LC: Everyone got along wonderfully. Remember we were all in this new project together, we had no idea how the show was being received in the States. Although Chris and Gary were the stars of the show, we were more like siblings than anything else.
Gary Raymond is a fine, talented actor and a good friend. Gary was always terrific to work with. Gary and I began to play chess on the set to pass the time. Chris and Tarr were there by themselves for the most part and I think that it was a harder location for them than it was for Gary and me. Hans, or Eric, also had his wife there. He's also a terrific actor and fun to be with.
LC: No. I rarely even met with them afterwards. Doing a show is different than most other ways of earning a living. Because of the stress to get the show filmed on-time and on budget, there becomes an air of heightened reality. Relationships become intense; once the show is over you usually go into a tailspin and it's depressing wondering if you'll ever work again. It takes some time to get over it. Then, you get your next job and it all starts over again.
LC: We had a number of actors that were wonderful. Character actors from Frank Silvera to Alfred Ryder and Dick Davalos, etc. You don't have much time to get to know one another. We shot an episode every three and half days. New scripts, new stars and new locations.
LC: Nothing that I can recall. We had good times and did interesting things. We were the grand Marshal's of the Cherry Blossom Festival in Washington DC. We had personal tours of the White House. Chris and I went and did a hand-shake tour of Viet Nam, Thailand and Japan.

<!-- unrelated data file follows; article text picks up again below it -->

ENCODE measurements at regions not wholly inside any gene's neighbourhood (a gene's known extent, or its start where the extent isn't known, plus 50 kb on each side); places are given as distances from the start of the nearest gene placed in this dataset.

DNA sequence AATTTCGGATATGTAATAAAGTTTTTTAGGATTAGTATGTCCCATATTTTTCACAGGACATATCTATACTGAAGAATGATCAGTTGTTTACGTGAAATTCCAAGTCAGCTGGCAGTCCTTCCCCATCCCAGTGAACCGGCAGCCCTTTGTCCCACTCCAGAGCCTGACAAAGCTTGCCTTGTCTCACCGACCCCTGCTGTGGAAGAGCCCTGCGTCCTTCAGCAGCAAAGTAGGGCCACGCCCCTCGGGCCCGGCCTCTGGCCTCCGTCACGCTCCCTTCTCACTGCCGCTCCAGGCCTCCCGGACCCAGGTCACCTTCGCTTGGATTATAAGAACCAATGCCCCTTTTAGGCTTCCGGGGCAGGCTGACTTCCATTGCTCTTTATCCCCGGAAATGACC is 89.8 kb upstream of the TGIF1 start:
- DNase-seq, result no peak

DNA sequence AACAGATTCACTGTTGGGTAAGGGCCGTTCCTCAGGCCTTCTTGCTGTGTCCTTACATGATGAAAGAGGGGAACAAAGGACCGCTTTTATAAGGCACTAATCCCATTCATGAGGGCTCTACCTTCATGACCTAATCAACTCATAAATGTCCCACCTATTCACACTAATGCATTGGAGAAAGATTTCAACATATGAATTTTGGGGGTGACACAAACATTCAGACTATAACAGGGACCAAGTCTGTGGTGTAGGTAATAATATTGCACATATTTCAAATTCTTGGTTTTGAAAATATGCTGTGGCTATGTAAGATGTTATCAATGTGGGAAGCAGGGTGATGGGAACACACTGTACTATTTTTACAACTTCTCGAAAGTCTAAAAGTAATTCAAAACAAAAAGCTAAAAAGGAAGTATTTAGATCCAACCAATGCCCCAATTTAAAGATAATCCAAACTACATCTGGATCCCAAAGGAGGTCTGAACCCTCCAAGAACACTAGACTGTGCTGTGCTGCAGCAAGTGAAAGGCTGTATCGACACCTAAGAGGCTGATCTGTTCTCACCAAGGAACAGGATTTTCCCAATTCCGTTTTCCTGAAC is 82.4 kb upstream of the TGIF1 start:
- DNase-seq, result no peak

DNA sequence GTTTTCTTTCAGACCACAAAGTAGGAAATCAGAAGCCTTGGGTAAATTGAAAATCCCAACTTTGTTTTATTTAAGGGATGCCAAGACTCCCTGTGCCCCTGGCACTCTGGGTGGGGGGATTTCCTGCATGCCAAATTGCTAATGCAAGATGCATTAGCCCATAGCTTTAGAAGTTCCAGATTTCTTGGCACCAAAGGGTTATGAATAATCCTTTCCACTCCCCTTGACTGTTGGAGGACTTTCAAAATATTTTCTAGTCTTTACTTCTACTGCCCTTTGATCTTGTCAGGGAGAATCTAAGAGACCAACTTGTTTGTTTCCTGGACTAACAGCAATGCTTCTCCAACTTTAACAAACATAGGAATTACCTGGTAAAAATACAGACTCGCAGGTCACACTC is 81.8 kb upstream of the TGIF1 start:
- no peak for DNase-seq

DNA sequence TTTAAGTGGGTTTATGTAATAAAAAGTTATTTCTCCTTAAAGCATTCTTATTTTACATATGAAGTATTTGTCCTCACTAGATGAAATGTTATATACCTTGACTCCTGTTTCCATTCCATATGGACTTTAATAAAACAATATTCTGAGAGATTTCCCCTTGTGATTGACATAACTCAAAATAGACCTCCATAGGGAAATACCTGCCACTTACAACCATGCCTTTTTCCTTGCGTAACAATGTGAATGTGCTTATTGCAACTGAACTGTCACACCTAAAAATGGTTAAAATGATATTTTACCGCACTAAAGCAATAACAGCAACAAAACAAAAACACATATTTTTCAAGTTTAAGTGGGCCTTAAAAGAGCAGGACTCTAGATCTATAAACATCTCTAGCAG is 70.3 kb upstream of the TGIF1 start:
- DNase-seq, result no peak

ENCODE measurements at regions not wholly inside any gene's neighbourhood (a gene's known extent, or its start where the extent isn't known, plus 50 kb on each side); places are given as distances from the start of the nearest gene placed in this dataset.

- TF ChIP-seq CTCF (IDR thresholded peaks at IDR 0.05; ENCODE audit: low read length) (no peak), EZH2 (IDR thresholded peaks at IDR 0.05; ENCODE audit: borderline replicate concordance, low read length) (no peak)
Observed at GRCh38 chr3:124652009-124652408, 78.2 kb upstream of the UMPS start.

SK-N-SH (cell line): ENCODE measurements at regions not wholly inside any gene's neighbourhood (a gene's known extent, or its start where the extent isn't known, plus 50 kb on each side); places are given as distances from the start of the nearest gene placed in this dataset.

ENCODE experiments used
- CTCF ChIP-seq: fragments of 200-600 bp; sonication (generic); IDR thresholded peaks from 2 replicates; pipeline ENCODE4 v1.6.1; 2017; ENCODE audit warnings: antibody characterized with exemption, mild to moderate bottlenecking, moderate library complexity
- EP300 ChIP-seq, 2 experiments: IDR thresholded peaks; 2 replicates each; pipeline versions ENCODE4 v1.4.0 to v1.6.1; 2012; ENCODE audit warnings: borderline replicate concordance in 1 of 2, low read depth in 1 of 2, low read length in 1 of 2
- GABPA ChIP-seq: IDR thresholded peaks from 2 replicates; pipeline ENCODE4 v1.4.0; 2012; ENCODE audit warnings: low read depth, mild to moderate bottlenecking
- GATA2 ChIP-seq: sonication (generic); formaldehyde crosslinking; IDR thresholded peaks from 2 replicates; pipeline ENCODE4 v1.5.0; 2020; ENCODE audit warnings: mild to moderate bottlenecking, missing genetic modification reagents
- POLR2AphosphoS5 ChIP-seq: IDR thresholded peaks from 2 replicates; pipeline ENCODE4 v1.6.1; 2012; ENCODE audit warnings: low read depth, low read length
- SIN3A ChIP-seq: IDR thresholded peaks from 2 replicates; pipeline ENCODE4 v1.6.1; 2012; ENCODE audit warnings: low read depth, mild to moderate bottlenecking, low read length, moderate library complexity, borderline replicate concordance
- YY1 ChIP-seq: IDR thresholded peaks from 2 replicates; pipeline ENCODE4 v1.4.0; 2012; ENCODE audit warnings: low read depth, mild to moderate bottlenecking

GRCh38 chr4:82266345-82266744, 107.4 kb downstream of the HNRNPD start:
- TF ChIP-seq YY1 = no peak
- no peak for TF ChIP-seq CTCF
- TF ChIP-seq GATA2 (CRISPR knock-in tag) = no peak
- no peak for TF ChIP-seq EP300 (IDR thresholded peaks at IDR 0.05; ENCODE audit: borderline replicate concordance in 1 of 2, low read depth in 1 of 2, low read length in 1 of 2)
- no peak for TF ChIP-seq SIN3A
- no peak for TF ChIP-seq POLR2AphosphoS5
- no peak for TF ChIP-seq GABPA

LC: I was on the side of the camera watching the scene un-fold. We were filming on a dry lake bed called Lake Rosamond, very close to Edwards Air force base out in the Mojave Desert. The ground was perfectly flat and dry. Tarr was driving with Chris in the front passenger seat and Gary was riding in the back holding on to the 50 calibre machine gun. In the shot, Tarr was supposed to drive forward and then see an enemy convoy coming in the distance. He was then going to do a 180 degree turn and drive out of the shot. When he made the turn, the tires crimped under the Jeep, it looked as if it were happening in slow motion, and the jeep flipped over throwing Gary out quite a distance. Chris was still in the jeep and was saved by the machine-gun mount. The mount prevented the jeep from coming down on top of Chris and crushing him. Gary had a broken leg, Chris hurt his back and Tarr had arm problems. We were closed down for a week or two as I remember. Afterwards, their stunt doubles did the heavy work until they healed.
LC: A couple of us went to see Hans play at the Rose Bowl once. He was also an excellent tennis player. Baseball was my passion when I was young and I started to play tennis during the Rat Patrol. I still play and I'm a devoted runner for the last 25 years.
LC: I haven't seen Tarr for at least ten years. He used to drop by every once [in] awhile with his son Achilles. He was living in Hawaii for a time and the last I heard from him he was living up in Lake Arrowhead 60 miles outside of Los Angeles. He had a small part in the film "Bullet" with Steve McQueen after the Rat Patrol.
material in the Larry Casey interview ©2002 Suncompass. All